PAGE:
A long time ago, in a blog post far, far away …
OK, maybe not far, far away or exactly a long time ago. But back in February, I put up a blog post about the gig economy. That particular post was part five of a multipart series of posts on the subject of significant events, risks, and things that occurred in the prior decade where internal auditors had a chance to help impact their organizations but, in most cases, didn’t do much about them. I was also trying to make the point that it wasn’t too late; internal audit could still make its mark by paying attention to and taking action on these events, risks, etc.
And then came a little thing we affectionately call COVID-19. And, like everyone else, my world got turned a little wonky. As I noted in a
subsequent blog post, in spite of how important I thought those risks and issues were, they seemed to pale in comparison to real-world events. Eventually, I took a break from writing this blog.
As attested to by the fact that you are reading this, I finally returned to composing these missives. And, while the world still holds much weirdness for internal audit to consider, it is also important that we not lose track of big-picture items that existed before, exist during, and will exist after the pandemic. Meaning that it’s about time I got back to the task of discussing past risks and the need for internal audit to catch up.
They are still out there, the big risks and issues that we may have missed. And they continue to have a big, if not bigger, impact on our organizations and our profession.
Don’t think so? Think they are overshadowed by current events? Let’s use a recap of the areas I already talked about to show that they are as important as they ever were. And a quick note: These areas (like the blog posts) are listed starting with what I thought to be the least of the risks first. All bets are off on that now. Take a look and make your own decisions on which is most important. But remember, it doesn’t matter which one you think is least important, they’re all still pretty darned impactful.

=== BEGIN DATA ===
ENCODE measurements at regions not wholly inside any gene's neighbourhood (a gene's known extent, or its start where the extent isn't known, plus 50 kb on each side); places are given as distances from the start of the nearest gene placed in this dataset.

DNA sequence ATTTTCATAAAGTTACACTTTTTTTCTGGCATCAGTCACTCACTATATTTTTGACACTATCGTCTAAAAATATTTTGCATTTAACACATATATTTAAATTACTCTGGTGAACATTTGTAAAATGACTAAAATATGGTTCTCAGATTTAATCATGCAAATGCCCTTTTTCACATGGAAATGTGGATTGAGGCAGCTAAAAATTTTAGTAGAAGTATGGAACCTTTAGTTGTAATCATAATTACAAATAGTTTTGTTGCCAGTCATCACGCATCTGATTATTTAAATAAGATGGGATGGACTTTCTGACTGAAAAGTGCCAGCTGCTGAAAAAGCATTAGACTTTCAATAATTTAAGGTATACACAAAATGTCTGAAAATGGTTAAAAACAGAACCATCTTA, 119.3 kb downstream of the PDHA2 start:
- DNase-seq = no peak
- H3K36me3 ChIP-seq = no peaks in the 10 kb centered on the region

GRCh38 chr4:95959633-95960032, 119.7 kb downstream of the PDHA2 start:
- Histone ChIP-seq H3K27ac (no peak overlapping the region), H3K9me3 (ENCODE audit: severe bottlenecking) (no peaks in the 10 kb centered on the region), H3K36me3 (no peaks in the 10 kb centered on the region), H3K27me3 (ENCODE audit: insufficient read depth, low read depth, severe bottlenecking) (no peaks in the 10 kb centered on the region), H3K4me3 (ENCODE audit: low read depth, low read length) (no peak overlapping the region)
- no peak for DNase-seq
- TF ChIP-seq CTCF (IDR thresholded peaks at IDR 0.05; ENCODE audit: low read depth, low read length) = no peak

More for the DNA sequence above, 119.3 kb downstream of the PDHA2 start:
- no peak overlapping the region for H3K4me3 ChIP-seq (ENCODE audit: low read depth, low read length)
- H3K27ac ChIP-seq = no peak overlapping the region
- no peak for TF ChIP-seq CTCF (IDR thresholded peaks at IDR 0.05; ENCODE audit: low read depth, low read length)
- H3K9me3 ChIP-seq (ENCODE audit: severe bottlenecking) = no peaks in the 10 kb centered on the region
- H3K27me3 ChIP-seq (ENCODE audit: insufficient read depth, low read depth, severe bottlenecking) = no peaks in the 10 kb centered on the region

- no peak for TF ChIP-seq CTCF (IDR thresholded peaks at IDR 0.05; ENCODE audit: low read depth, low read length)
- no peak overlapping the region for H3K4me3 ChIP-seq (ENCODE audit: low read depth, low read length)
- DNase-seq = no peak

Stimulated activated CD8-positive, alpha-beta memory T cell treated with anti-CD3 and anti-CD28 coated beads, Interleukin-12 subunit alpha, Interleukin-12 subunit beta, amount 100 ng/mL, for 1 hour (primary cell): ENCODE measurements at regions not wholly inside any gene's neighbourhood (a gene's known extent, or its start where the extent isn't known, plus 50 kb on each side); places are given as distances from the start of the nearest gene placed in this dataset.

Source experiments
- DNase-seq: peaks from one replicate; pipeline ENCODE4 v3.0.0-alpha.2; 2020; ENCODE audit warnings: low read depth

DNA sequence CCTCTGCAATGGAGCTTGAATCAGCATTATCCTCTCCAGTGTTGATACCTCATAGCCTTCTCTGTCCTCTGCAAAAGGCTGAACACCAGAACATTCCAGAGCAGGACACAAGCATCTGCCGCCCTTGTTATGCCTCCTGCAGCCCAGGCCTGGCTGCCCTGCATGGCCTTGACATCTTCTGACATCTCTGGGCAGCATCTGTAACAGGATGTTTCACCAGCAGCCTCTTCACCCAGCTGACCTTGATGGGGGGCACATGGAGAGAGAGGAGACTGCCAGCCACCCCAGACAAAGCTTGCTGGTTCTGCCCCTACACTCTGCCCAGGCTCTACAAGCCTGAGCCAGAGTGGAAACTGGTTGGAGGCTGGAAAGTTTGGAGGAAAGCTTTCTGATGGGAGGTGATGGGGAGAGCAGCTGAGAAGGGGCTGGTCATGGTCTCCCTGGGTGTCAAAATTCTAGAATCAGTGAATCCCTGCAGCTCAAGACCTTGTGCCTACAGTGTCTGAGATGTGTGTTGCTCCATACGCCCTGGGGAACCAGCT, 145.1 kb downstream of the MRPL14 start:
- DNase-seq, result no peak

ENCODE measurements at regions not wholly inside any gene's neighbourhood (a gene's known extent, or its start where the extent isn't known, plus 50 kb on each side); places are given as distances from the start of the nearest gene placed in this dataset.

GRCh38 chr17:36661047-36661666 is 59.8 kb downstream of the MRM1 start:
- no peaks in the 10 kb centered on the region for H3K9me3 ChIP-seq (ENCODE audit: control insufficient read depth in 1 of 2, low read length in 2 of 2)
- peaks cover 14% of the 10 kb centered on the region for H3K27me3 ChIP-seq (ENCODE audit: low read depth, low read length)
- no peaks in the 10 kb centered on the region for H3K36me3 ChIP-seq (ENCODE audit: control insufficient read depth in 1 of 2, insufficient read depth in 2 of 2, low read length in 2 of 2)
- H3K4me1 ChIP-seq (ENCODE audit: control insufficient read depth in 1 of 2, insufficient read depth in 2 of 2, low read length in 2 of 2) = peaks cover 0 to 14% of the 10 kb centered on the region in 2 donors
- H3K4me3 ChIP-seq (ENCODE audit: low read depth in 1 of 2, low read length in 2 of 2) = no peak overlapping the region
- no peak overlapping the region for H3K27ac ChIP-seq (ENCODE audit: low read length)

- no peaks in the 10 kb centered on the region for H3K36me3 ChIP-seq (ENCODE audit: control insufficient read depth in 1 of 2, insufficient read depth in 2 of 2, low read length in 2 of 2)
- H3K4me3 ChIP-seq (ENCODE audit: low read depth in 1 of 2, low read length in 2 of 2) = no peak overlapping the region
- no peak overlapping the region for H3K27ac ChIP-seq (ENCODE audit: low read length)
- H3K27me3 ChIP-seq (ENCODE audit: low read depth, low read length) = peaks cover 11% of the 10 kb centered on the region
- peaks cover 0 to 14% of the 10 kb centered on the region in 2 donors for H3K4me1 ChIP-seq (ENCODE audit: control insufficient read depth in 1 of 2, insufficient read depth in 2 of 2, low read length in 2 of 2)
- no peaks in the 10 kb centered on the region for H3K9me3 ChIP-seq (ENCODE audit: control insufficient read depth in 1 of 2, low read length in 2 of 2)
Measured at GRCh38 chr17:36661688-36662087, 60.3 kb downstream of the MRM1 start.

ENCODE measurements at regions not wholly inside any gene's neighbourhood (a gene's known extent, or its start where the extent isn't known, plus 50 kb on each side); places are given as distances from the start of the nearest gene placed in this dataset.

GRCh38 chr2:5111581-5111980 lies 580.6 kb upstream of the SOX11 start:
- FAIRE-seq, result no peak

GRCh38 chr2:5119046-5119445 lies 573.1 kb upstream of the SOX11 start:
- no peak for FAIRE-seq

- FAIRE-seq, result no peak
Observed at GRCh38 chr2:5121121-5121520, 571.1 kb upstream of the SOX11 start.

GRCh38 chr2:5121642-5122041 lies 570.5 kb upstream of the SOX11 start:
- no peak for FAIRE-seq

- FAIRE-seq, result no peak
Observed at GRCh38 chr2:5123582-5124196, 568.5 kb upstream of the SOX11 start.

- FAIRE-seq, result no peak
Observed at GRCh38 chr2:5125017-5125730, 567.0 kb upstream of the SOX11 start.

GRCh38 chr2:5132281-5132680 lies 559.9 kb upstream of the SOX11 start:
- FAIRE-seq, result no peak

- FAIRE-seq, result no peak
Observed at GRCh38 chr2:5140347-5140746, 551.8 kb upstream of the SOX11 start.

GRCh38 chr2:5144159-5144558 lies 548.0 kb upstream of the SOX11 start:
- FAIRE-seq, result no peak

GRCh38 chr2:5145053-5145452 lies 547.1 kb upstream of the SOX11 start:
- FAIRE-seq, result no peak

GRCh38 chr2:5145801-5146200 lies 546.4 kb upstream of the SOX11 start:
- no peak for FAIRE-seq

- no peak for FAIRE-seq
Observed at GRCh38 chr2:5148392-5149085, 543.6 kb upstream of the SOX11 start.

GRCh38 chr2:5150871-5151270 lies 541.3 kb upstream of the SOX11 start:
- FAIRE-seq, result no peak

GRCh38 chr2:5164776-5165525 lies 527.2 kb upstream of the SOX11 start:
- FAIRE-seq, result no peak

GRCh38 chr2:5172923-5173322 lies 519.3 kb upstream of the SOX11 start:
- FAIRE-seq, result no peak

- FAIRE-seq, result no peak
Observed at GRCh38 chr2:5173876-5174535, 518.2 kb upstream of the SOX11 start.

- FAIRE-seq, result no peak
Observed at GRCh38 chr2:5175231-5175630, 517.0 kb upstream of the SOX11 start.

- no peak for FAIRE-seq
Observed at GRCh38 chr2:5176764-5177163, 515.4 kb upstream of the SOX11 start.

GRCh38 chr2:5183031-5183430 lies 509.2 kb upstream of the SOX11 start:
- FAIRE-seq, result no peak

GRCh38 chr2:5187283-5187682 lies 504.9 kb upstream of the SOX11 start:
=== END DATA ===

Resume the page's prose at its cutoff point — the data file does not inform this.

This has always been an important risk, the ability for an organization to recognize and be able to react to potential crises. And, when I wrote
the post, I had all kinds of examples.
I guess we don’t need examples anymore; we’re living it. But that doesn’t mean we ignore this area.
In general, it seems organizations have reacted to the current crisis as well as can be expected. A big reason for this may be that none of us even know how an organization should react; there are low expectations. A worldwide pandemic has a different set of expectations than a giant oil spill (to use one of the examples I cited in the post.) We think we know what an organization should do in a localized, ecological nightmare. None of us knew what anyone should do in a global pandemic and economic shutdown.
But that doesn’t relieve organizations from trying to get ready for the next crisis. It may be global, it may be local, it may just be the organization. But “things” will continue to happen. And, when our current situation begins to kind of calm down, organizations should spend time on lessons learned and putting together updated procedures for the next whatever-it-is that happens.
Yeah, we’ve all been disrupted. And a lot of that disruption relates to the previous topic. But the issue I was discussing in
this blog post was disruptions in the way work is accomplished. And, yep, that one is happening, too. As I mentioned in a previous post (which I can’t find, so you’ll just have to dig it up yourself), it is amazing how many organizations that told their employees working from home was not feasible have now not only found it feasible in the time of crisis, but are seriously looking at how working from home will become status quo.
The way people work has been disrupted. And the way people buy has been disrupted. And the way people go to dinner has been disrupted. And the way people are entertained has been disrupted. And the way people are educated has been disrupted. And every way that every person does everything has been disrupted.